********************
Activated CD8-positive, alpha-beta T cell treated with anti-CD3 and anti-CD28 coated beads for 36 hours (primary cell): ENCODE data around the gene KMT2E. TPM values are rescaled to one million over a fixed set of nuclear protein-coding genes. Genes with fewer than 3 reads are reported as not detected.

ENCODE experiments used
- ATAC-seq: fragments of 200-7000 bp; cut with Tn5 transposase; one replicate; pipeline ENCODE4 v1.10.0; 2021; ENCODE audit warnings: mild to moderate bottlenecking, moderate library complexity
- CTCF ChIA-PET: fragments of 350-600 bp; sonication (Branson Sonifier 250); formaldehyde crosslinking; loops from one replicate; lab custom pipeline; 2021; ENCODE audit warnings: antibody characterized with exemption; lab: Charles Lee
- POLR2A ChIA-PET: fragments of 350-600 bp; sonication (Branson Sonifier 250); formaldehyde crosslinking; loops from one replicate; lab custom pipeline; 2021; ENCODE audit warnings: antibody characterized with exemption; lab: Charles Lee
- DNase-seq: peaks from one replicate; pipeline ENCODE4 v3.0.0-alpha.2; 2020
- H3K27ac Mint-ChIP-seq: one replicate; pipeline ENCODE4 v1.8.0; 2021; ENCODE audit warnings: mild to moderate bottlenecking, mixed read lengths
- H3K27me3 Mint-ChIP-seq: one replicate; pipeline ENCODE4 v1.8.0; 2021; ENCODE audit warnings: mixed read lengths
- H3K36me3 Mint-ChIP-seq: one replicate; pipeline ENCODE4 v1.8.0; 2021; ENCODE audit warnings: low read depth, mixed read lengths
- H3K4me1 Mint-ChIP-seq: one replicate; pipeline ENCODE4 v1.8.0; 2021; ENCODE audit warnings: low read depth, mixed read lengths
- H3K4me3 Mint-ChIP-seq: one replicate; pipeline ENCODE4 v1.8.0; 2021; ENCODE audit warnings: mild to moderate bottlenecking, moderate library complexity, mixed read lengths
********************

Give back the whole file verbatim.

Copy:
Activated CD8-positive, alpha-beta T cell treated with anti-CD3 and anti-CD28 coated beads for 36 hours (primary cell): ENCODE data around the gene KMT2E. TPM values are rescaled to one million over a fixed set of nuclear protein-coding genes. Genes with fewer than 3 reads are reported as not detected.

ENCODE experiments used
- ATAC-seq: fragments of 200-7000 bp; cut with Tn5 transposase; one replicate; pipeline ENCODE4 v1.10.0; 2021; ENCODE audit warnings: mild to moderate bottlenecking, moderate library complexity
- CTCF ChIA-PET: fragments of 350-600 bp; sonication (Branson Sonifier 250); formaldehyde crosslinking; loops from one replicate; lab custom pipeline; 2021; ENCODE audit warnings: antibody characterized with exemption; lab: Charles Lee
- POLR2A ChIA-PET: fragments of 350-600 bp; sonication (Branson Sonifier 250); formaldehyde crosslinking; loops from one replicate; lab custom pipeline; 2021; ENCODE audit warnings: antibody characterized with exemption; lab: Charles Lee
- DNase-seq: peaks from one replicate; pipeline ENCODE4 v3.0.0-alpha.2; 2020
- H3K27ac Mint-ChIP-seq: one replicate; pipeline ENCODE4 v1.8.0; 2021; ENCODE audit warnings: mild to moderate bottlenecking, mixed read lengths
- H3K27me3 Mint-ChIP-seq: one replicate; pipeline ENCODE4 v1.8.0; 2021; ENCODE audit warnings: mixed read lengths
- H3K36me3 Mint-ChIP-seq: one replicate; pipeline ENCODE4 v1.8.0; 2021; ENCODE audit warnings: low read depth, mixed read lengths
- H3K4me1 Mint-ChIP-seq: one replicate; pipeline ENCODE4 v1.8.0; 2021; ENCODE audit warnings: low read depth, mixed read lengths
- H3K4me3 Mint-ChIP-seq: one replicate; pipeline ENCODE4 v1.8.0; 2021; ENCODE audit warnings: mild to moderate bottlenecking, moderate library complexity, mixed read lengths